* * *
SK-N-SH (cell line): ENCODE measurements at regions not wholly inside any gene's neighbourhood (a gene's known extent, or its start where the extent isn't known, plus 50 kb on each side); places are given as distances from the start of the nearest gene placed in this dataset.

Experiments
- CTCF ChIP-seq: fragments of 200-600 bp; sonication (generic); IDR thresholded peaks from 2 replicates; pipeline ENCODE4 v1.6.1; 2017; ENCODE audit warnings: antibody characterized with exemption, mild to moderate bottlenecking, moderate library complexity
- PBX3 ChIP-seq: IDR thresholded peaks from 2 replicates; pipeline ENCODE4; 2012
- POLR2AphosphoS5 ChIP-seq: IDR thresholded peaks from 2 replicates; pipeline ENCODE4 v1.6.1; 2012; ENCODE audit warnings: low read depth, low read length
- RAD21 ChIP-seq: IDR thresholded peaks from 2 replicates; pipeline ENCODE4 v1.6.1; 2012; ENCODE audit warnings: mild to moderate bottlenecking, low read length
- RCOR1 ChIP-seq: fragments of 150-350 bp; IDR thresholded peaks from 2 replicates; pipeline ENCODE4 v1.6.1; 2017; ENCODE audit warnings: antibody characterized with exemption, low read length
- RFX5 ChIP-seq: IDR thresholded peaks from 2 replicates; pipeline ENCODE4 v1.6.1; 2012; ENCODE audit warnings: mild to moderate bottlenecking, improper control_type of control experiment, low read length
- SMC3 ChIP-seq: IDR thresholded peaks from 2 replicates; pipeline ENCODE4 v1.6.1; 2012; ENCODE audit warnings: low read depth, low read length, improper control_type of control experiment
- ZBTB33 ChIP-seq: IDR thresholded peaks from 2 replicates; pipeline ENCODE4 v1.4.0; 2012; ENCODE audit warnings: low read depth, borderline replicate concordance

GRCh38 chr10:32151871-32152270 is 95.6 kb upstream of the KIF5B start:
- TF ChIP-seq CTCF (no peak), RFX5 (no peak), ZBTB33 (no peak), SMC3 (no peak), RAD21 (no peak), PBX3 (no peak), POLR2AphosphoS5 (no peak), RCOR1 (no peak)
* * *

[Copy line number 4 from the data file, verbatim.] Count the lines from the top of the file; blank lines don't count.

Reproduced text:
- PBX3 ChIP-seq: IDR thresholded peaks from 2 replicates; pipeline ENCODE4; 2012